Few years ago, I built a box in a plastic butterdish, to simulate the sound of an old Fairlight CMI, but without have to sample through this machine.

The idea was simple: use an 8-bit AD converter with a parrallel output, and connect these 8 outputs to an 8-bit parrallel input DA converter. The sampling frequency was controlled by a special pot. You could pass sounds from a modern hardware or sofware sampler through this box to get an old-school 8-bit sampler sound.

I discovered that I could get some very harsh and radical digital distortion by simply mute (always 0) or invert (a 0 becomes a 1 and the opposite) one or several of the 8 lines between AD and DA converters. The initial box was then upgraded with 8 toggle switches, each with 3 positions (on, mute and invert).

As the sound can become very strong and aggressive, I added a 12db/octave low-pass filter with a Q control.

I forget a little bit this box in my kitchen for some years. One day, I met an engineer/producer in a vintage studio near Paris, where I worked as a sound engineer and maintenance tech. We shared the same passion for music, electronics, lo-fi, 8-bits,… (Thanks for your blog, we really love CDM and have a look on it few times a week!).

He loved the 8-bit box and we started the idea to sell this thing, as there were no other things like that on the market (except Frostwave Sonic Alienator). It took me 2 years to set the company, find the money, improve the initial design (MIDI, stereo, FX, multimode filter, pads instead of toggle switches,…), find subcontractors…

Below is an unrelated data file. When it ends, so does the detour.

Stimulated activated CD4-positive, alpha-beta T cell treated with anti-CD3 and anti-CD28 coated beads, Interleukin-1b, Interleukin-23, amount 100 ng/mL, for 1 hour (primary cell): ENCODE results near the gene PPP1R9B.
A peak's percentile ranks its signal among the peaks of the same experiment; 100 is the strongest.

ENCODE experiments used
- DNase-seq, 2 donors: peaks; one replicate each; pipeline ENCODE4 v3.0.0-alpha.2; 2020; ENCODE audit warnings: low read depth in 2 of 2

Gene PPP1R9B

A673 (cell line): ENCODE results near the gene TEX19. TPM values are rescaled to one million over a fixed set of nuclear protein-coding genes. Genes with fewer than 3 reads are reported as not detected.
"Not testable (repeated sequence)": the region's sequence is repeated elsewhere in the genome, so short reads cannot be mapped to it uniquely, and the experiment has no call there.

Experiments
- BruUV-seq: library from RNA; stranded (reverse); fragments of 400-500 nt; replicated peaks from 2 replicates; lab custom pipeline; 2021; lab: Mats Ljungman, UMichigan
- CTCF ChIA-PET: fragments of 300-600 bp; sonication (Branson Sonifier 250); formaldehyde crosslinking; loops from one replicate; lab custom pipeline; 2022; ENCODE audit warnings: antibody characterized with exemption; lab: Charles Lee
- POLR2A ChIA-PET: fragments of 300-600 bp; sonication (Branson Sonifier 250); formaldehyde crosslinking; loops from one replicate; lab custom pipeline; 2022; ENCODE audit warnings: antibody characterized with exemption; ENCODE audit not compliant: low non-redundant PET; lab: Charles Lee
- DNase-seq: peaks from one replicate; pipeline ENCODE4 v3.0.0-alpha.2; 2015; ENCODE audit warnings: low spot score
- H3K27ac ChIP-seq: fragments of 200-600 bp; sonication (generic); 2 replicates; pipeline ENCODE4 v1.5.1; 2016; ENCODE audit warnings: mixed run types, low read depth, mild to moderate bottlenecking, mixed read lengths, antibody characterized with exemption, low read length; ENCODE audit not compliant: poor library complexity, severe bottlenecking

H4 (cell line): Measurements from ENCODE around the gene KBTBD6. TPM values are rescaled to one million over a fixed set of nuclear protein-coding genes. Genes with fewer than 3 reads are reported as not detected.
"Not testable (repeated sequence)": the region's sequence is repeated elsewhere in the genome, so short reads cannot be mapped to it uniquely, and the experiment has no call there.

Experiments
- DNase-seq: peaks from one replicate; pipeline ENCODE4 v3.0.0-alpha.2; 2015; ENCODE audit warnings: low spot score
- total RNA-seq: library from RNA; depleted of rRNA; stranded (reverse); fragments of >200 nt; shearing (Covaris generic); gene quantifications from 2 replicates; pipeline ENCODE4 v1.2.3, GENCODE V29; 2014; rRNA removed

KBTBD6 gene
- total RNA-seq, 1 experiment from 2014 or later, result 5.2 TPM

I wanted a strong box, with soft switches similar to a monome, customs knobs…

There’s more than 350 components inside BISCUIT, most of them are SMD (Surface Mount Devices) to keep the product small and not too much expensive. This is small and local economy: all parts (electronics boards, metalwork, pad and knobs design, packaging…) are made in french factories (most of them are in Normandy). Each Biscuit is assembled by our hands and tested by our ears in our workshop.

Input gain (Drive pot), little mixer (Naked and Dressed pots) and filter are analog, but with digital control (using Maxim digital pots IC’s), so you can memorize some presets and have a MIDI control.
I choose to use hi-quality parts (Panasonic low signal relay for bypass, Polypro Caps for filter, Neutrik jacks, linear -8v/+8v power supply…).

Digital processing (waveshapers, delay, pitch, bit manipulations) is pure 8-bits, using a simple Microchip PIC microcontroller. Delay and pitchshifter use the internal PIC RAM (3kB !).

The PIC microcontroller can upgrade its firmware, using a MIDI SysEx utility (SysEx Librarian for MAC users or MIDI OX for PCs).

All firmware upgrades are for free, as a simple SysEx file to download from our website.

In case it wasn’t evident from the gorgeous design of the case and associated graphics, yes, there was a significant design collaboration behind all of this, says Denis:

We worked with graphic artists H5 (http://www.h5.fr/).

They design the:

OTO and BISCUIT logo,
Knob design,
Silkscreen drawing,
User Manual layout.

They work in advertisment for companies such as Dior, Yves St Laurent, Audi…but also for music (record cover and videoclip) : Air, Royksopp (“Remind Me” videoclip), Massive Attack, Goldfrapp, Etienne de Crécy, Alex Gopher,…

They did a very nice job for us so I wanted to talk about them!

Producer/engineer Stéphane Alf Briat is the partner with Denis, and the man who prompted actually releasing BISCUIT as a product.

Let us know if you have further questions for Denis. This is far more information than I usually do for a product preview, but it’s fantastic, of course, to be provided with this much detail. It looks like a fascinating design, and I can think of a couple of friends I expect will want one. More coming soon.